It proceeds chronologically, with succinct white-on-black onscreen text outlining the historical events and photos that are described in more vivid detail by the interviewees and photographs that follow. The music is nice, too, featuring period-appropriate pieces throughout each section of the documentary, some of them played on piano by class member Jessica Walker.
The Market House fiddlers of the late 1800s, the roots of country music and the Midday Merry Go Round all make appearances onscreen. Cotham recounts that a local judge once sent his sons to sell vegetables on the Square, for fear the city might try to close the Market House due to sparse wintertime usage: “The story goes that they didn’t sell a single vegetable.”
Another interviewee, remembering her time on the Square as a young girl, recalls the Market House with its commingling aromas of fresh fish, diverse produce, and sweaty vendors and patrons as being “very odiferous.”
A native of Maryland, Drews says he chose the film’s subject matter in part due to his own childhood memories of the Lexington Market in Baltimore, but also as a means of boosting Downtown. “It’s important for young people to be involved in center-city activities,” he says. “And Market Square is the most dynamic part of that. Teens are very familiar with (Market Square concert series) Sundown in the City. It’s amazing how interested they became in this building that stood for over 100 years in the place where people now dance and eat. They made it their own.”
And Drews is quick to emphasize that though he pre-selected the topic, the work was the students’ own. “They were self starters,” he says. “They exceeded expectations, and my expectations were high.”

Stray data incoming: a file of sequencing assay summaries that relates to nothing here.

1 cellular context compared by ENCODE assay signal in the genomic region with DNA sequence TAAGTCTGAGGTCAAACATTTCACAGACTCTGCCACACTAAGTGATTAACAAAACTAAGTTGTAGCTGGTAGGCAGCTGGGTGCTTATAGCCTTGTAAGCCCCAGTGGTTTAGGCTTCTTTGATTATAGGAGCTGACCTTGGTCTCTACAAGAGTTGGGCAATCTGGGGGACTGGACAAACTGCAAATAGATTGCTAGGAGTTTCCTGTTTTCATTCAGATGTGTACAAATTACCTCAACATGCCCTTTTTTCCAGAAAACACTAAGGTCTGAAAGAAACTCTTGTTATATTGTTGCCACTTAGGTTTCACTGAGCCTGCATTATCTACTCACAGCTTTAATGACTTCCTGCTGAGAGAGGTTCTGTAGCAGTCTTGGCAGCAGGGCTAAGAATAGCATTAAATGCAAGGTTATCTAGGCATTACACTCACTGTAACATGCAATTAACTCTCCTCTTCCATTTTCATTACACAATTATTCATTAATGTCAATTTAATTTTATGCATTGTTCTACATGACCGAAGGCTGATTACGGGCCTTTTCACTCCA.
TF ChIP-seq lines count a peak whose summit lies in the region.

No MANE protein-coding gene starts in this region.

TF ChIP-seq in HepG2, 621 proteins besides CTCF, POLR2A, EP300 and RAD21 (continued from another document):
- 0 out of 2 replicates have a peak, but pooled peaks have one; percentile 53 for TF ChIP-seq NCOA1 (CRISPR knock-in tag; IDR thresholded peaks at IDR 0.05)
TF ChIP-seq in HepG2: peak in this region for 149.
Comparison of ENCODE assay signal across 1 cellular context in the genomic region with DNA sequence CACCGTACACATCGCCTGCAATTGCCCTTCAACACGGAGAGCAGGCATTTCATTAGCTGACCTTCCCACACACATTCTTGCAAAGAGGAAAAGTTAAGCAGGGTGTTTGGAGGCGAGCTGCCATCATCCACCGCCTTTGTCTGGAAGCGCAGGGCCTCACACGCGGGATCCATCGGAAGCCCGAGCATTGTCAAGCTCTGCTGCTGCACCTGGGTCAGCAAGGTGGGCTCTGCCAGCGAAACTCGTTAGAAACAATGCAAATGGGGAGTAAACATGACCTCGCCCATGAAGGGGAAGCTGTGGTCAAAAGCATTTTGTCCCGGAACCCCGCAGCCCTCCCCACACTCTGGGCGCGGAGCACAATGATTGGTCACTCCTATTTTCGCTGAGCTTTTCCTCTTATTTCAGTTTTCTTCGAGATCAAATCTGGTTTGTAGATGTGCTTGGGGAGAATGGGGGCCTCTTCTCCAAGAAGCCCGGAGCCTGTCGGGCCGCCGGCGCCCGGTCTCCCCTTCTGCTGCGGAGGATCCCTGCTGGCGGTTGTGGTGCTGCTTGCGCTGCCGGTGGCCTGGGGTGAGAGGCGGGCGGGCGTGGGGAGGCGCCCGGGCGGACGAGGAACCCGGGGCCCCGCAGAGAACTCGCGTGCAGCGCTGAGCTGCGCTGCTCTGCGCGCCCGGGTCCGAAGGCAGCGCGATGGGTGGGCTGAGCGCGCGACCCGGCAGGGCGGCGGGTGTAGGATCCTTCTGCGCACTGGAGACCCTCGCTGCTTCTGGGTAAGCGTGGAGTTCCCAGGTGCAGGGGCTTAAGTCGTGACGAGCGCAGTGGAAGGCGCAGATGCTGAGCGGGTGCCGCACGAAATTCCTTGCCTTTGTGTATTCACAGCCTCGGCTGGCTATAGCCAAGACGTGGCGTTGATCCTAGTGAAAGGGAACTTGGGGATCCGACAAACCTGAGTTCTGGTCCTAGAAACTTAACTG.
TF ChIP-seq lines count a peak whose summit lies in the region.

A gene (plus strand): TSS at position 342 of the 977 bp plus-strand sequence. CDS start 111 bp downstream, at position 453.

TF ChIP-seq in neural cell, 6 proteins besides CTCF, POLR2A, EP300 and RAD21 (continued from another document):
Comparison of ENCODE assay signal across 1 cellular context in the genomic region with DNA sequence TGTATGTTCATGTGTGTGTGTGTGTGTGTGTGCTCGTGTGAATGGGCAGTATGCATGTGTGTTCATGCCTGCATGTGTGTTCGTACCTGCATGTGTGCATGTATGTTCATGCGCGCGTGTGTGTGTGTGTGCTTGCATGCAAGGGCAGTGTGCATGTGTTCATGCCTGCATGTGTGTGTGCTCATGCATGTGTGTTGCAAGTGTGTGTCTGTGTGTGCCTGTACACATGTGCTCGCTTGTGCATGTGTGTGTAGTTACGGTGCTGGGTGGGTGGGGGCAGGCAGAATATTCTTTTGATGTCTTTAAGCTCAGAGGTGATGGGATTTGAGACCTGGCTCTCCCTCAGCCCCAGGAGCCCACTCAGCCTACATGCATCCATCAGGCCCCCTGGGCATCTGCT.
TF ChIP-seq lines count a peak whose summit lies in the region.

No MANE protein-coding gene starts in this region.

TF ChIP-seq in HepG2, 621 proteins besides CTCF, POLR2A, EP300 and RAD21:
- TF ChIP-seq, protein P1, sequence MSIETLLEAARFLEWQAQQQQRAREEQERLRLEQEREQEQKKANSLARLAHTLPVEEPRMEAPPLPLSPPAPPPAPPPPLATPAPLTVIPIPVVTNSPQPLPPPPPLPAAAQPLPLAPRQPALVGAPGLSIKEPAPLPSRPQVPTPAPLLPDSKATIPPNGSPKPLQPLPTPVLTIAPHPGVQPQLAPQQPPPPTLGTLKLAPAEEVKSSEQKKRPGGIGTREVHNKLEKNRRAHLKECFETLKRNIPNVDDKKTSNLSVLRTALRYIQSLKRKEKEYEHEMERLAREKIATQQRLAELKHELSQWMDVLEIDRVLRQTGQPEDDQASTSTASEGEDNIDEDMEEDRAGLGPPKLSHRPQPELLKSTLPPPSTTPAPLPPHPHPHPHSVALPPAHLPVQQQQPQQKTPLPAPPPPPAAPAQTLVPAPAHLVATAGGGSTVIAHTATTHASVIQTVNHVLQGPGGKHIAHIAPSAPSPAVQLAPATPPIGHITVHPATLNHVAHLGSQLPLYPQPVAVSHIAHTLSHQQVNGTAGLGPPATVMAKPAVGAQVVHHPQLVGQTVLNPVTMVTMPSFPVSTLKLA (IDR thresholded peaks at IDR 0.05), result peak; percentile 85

Every one of the kids put in time on every step of the filmmaking—”to get an authentic experience,” Drews says—from shooting the 20 hours of raw footage (mostly digital video, some 16 mm) that went into the doc to editing the footage into a series of six chronological rough cuts. The final cut, however, was done mostly by Ian Edwards, a precocious West High senior who plans on attending film school at Florida State after he graduates later this year.
Anderson, a fan of directors Wes Anderson and Werner Herzog, says he’s been making his own films since age 8. “I’d like to get into film production as a career,” he says. “And I’d like to come back here, because film in Knoxville needs a boost.”
Whether Media High will see more Ian Andersons come through—or even so much as produce a Market Square (Part 2 )—remains an open question. This pilot year of the program was sponsored by the library, which received funding via a grant from the Jane L. Pettway Foundation, an organization established to benefit the library, among other things.
If he can find new funding sources, Drews would eventually like to see Media High offer summer courses in narrative and non-narrative cinema; digital photography; radio journalism; and documentaries. “The first thing was to get a pilot out there to show what the students can do,” he says. “Now having done that, we hope to attract both public and private funds.”
Market Square: Earth, Brick, and Fire will screen on each night of the annual Movies on the Square movie series, as a prelude to the main feature, beginning Friday nights in late summer. Anyone interested in the Media High filmmaking program can contact Nelda Hill at Lawson McGhee Library.
Wednesday, June 14
Thursday, June 15
Friday, June 16
Saturday, June 17
Sunday June 18
Monday, June 19
Tuesday, June 20